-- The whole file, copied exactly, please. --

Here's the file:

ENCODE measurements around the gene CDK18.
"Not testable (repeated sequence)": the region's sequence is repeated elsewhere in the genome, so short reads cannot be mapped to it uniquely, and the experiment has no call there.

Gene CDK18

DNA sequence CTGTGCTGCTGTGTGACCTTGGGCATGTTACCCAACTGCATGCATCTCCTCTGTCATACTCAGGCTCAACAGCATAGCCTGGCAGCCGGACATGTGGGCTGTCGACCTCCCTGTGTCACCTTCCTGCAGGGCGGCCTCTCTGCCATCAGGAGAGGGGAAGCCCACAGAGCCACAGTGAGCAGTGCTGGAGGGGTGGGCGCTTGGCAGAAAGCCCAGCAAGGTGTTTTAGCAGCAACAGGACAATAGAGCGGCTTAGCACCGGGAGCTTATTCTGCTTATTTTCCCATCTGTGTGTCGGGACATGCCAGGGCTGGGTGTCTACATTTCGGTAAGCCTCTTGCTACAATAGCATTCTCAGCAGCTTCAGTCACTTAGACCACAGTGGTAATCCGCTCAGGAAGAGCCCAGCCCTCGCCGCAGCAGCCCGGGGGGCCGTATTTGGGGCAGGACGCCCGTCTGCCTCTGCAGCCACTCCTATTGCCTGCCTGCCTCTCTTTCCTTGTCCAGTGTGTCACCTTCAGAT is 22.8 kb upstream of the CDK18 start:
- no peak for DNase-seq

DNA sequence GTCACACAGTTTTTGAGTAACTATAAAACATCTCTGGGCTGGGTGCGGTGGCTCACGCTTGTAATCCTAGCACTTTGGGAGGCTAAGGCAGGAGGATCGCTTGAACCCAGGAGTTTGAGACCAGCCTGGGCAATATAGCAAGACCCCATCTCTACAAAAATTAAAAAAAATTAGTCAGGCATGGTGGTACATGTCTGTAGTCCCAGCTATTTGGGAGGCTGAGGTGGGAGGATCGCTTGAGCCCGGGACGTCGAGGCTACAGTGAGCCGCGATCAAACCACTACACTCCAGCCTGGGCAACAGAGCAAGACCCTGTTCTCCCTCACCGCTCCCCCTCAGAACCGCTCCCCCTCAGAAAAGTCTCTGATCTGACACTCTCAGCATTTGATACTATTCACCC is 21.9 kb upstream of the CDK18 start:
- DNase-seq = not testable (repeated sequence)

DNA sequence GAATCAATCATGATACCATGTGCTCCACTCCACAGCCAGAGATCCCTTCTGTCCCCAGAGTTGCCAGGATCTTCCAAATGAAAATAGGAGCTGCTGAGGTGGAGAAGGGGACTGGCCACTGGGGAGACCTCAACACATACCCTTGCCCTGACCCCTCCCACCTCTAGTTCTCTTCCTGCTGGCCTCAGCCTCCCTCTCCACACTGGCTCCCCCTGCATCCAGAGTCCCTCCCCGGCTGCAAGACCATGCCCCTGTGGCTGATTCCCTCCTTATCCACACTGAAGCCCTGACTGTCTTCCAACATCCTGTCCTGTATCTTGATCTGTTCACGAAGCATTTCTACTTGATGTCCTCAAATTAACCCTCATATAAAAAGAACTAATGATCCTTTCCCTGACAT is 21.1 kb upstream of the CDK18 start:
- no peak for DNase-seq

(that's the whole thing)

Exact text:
ENCODE measurements around the gene CDK18.
"Not testable (repeated sequence)": the region's sequence is repeated elsewhere in the genome, so short reads cannot be mapped to it uniquely, and the experiment has no call there.

Gene CDK18

DNA sequence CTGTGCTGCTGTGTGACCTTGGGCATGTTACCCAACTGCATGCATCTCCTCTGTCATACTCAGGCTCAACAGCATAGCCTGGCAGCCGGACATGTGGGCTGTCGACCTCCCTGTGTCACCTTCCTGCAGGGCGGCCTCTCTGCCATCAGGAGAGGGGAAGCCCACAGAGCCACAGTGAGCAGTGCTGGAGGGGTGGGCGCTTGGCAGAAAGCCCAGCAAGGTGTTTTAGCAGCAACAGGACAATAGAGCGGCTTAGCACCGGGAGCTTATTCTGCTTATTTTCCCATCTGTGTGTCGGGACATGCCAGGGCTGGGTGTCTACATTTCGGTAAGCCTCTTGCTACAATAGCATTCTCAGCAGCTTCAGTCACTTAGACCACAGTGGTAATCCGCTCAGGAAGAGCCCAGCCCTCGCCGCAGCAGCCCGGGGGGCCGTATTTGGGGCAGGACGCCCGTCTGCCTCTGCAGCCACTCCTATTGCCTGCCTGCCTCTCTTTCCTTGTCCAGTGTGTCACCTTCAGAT is 22.8 kb upstream of the CDK18 start:
- no peak for DNase-seq

DNA sequence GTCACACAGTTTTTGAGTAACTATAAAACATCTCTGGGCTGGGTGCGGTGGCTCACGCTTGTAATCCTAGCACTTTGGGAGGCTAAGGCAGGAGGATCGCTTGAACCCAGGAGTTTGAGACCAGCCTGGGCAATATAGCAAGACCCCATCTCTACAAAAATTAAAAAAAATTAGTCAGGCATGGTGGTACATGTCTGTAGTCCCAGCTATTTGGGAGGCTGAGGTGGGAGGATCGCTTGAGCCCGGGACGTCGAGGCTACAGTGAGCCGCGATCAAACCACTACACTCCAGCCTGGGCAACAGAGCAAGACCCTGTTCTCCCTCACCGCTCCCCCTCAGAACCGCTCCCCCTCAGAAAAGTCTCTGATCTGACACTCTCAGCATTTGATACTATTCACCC is 21.9 kb upstream of the CDK18 start:
- DNase-seq = not testable (repeated sequence)

DNA sequence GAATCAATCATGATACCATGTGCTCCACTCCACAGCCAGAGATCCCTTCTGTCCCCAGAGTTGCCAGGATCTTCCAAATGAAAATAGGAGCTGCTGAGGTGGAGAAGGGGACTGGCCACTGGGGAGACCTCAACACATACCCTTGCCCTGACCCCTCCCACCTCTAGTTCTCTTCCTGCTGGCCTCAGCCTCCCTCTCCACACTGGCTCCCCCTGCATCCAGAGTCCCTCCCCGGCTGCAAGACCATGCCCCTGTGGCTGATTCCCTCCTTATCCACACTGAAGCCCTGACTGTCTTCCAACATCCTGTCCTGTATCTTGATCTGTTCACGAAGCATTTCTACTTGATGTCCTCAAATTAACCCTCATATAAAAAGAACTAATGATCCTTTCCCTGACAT is 21.1 kb upstream of the CDK18 start:
- no peak for DNase-seq